Thankfully, traffic was light and we arrived in Puli in good time, leaving us with around 2 hours to kill before the grand départ.  Advice received suggested that getting as close to the start line was a must, so we set off early and found ourselves within the first couple of hundred participants, where we laid down the bikes and tried to make ourselves comfortable for an hour before the gun.

This is where I began to realise that this was not the kind of sportive I’ve imagined and read about taking place in other parts of the world.  At least, my best guess is that you will not see the whole range of cyclists on show here, from the wannabe pro with all the latest gear to the carefree, slightly overweight enthusiast on his 16″ wheel folding bike.  Many were on mountain bikes.  At least one was on a full time trial machine – they are notoriously difficult to handle and do not make for comfortable climbing.  Many were on bikes with their side-stands still attached.  Many were riding with flat pedals.  Many were sporting all kinds of add-ons and additions, with speakers blasting out Taiwanese power ballads being a particular favourite.  I even saw one chap with a large shopping basket attached to the rear rack, out of which several objects ejected themselves as he sped over the speed ramp at the entrance to the feed zone.  One of my primary concerns had been to ensure that I was carrying the minimum of weight and here were these guys treating this climb like a casual spin to the local park.

Here we are at the start line area at about 4:30.


At around 5:15 we were away.  It was still dark and the streets were relatively quiet.  From the start I wasn’t feeling great, but the first 16kms were relatively flat and it was possible to find some shelter for a while on the wheels of a number of half-decent looking riders as they powered past, so I gradually picked up my pace and felt some life coming back to my legs, lungs and heart.  I reckoned on making the most of this as I guessed I would be flying solo as soon as the real gradient reared its head.  I was soon passing some of the triathletes who’d been started some 15 minutes or so earlier in what was billed as the elite race.  Clearly, some of these were not elite athletes, although I have the utmost respect for their determination.  Indeed, Afu was taking part in the triathlon; I wondered if I would catch him.  I was then caught by a proper elite athlete in the form of a friend on the E-Ma team who has adopted the rather wonderful moniker of Johnson.  It was good to see a familiar face from my Hsinchu training days and I knew that Johnson’s massive engine (he used to sit on the front of the bunch pulling at 25mph+ for stupid amounts of time) would serve him well on this ride.  I wished I had his legs, lungs and lack of weight.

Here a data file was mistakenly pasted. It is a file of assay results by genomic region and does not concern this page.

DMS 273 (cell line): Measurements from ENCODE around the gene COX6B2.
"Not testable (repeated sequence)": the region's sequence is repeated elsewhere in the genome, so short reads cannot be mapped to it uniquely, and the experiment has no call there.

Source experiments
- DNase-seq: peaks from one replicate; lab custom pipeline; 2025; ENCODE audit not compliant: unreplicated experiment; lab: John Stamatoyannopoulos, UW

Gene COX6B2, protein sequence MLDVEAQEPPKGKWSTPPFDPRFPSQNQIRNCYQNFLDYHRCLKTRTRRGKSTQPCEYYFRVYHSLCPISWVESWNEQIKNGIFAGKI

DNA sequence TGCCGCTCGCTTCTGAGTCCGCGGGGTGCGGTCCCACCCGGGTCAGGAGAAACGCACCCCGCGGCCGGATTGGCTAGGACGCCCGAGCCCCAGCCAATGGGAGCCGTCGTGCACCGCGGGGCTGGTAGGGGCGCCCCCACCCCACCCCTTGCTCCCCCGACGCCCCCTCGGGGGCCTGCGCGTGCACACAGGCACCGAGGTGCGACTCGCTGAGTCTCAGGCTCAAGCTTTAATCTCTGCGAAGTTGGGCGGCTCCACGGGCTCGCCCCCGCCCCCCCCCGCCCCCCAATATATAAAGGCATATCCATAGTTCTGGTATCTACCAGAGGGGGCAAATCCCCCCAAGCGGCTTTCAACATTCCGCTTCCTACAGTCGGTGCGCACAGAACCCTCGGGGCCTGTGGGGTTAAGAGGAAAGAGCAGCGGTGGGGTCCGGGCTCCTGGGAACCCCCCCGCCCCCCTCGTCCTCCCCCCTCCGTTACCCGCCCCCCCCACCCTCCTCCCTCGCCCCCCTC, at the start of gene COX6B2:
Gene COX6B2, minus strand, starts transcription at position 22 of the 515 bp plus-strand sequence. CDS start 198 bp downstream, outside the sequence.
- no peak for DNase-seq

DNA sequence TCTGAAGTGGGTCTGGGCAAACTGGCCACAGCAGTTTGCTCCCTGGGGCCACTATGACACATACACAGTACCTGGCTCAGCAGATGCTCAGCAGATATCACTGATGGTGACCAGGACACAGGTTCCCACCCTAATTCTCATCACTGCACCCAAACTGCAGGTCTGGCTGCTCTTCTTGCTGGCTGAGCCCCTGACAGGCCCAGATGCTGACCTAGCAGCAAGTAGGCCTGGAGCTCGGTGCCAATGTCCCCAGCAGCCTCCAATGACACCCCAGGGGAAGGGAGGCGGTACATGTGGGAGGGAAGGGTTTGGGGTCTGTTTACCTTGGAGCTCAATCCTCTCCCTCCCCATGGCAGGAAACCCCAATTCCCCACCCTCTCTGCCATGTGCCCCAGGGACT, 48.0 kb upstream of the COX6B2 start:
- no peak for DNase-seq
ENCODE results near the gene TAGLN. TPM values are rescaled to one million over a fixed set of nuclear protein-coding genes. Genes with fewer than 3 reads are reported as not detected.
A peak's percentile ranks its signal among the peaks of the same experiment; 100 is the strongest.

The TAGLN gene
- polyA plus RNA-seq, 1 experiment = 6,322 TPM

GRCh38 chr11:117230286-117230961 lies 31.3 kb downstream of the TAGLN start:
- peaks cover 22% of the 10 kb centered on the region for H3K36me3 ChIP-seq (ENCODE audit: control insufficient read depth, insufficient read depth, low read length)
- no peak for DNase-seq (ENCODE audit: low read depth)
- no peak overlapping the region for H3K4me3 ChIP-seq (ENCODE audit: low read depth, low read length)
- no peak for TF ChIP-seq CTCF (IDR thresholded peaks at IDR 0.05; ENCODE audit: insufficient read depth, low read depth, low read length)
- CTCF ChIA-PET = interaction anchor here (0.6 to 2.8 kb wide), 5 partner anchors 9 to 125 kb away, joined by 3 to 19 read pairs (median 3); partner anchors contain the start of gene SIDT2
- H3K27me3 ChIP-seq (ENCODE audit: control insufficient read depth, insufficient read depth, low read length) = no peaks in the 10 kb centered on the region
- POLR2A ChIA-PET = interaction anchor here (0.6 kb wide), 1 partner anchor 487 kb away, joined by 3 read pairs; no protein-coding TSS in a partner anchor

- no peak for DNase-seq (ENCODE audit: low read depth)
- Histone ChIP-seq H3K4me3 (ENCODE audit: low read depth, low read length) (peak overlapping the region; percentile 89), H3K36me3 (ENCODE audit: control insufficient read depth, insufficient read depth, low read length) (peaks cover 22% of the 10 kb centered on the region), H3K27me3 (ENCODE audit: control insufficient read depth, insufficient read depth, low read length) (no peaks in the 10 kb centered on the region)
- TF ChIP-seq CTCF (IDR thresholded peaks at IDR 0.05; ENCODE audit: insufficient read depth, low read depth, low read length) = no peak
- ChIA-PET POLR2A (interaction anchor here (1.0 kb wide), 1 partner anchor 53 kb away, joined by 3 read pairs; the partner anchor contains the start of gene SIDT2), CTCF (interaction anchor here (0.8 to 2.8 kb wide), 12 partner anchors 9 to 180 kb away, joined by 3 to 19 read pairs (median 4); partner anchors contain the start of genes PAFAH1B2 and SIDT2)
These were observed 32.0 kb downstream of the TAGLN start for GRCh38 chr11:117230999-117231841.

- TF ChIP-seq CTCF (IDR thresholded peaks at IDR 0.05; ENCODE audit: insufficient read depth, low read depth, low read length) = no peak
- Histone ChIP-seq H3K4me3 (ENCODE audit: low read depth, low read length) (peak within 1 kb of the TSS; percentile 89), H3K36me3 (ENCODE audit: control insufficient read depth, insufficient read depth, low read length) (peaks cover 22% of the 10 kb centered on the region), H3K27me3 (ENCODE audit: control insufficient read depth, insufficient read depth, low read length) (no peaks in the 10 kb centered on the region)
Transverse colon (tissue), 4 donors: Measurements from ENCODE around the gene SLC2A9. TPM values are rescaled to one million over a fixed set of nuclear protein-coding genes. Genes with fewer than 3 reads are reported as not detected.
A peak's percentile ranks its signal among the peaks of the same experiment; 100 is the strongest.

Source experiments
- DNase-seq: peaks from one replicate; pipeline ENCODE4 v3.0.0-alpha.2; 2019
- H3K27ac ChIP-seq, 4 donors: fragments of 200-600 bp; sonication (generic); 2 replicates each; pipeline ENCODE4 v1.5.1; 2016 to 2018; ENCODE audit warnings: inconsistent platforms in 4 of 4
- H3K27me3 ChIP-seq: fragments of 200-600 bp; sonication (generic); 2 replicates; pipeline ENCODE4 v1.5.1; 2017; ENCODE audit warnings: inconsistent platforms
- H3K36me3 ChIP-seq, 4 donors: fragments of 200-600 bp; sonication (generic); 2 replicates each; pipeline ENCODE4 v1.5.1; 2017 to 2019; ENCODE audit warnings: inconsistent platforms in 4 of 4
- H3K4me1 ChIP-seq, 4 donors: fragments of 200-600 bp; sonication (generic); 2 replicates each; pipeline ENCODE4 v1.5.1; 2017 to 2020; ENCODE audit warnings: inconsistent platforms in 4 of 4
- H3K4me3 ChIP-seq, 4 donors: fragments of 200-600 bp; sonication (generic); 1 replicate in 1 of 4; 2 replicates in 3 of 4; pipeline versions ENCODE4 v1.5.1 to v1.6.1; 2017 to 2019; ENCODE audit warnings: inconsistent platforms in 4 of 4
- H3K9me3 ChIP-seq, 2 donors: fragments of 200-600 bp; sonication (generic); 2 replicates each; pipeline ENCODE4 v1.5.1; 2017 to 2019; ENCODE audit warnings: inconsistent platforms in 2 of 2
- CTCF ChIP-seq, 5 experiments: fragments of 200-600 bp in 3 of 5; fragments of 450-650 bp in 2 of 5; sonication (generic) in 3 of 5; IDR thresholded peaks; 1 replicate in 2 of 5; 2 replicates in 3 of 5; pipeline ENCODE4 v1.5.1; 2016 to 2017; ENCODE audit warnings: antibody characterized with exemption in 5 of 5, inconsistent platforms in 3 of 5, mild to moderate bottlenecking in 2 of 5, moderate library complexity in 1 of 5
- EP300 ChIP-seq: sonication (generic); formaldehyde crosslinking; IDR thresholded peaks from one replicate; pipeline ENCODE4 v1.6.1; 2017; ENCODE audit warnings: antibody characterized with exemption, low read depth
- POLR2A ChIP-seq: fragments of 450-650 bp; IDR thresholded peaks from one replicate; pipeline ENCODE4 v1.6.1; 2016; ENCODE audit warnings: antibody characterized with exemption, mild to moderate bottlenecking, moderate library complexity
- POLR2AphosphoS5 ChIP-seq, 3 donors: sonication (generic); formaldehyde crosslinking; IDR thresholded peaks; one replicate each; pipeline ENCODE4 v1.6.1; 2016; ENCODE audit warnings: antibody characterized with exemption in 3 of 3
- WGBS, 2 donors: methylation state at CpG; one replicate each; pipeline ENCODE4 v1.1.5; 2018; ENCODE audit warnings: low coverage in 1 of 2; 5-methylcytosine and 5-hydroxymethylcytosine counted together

Sure enough, the road began to kick up and I settled down to a nice tempo, catching a few, being caught by a few, raising an eyebrow or two as massive trucks swept around blind bends on the left hand side of the road, keeping an eye out for hoards of rabid dogs and ears open for falling boulders.  One unexpected and rather alarming sight was that of a number of large trucks apparently with smoke billowing out from their wheels.  Then I realised that it must have been steam, on the assumption that the brakes must be water cooled, such is the heat generated by so much braking on a descent such as this.  Here’s proof:


By now I was feeling pretty good, even managing a smile and a wink at various people taking photographs along the way, but I was wondering when it might level out or ease up for a while.  It couldn’t just keep on like this, could it?

It could.  It did.  With barely a handful of short level sections and even fewer minor descents, this climb was finding me out.  After about 2 and a half hours of pedalling, I’d covered some 35kms and was now struggling to maintain any kind of reasonable pace.

Thankfully, somebody captured this to remind me of what it felt like.  I shall refer back to it if I am asked to ride again:


Then came the welcome relief of a fast descent of maybe 100 metres over one and a half kilometres or so, with the prospect of regaining those lost 100m partially softened by the thought of the feed station at the 39km mark.  It’s fair to say that I was no longer enjoying this ride and I began to doubt the wisdom of continuing.  I hoped that the food stop would put a spring in my step.  After all, there was only another 16kms to go.

Just as I was thinking about getting back in the saddle, I met an American.  I’d spotted one or two other Westerners near the start and a couple had passed me on the road, so it was nice to share a few words with a fellow big-nose.  I think he introduced himself as Bryce (I’d seen the name Bryce on the start sheet, so maybe this is what I wanted to hear), but, frankly, I wish we’d remained strangers.  It’s not that I found him objectionable in any way – quite the contrary, in fact.  Rather it’s because he reacted to my grumbling about the gradient by assuring me that it was even steeper near the top.  I felt the last ounces of my willpower knocking at the emergency exit.  No matter.  Bananas and cakes devoured, I was ready to conquer this monster.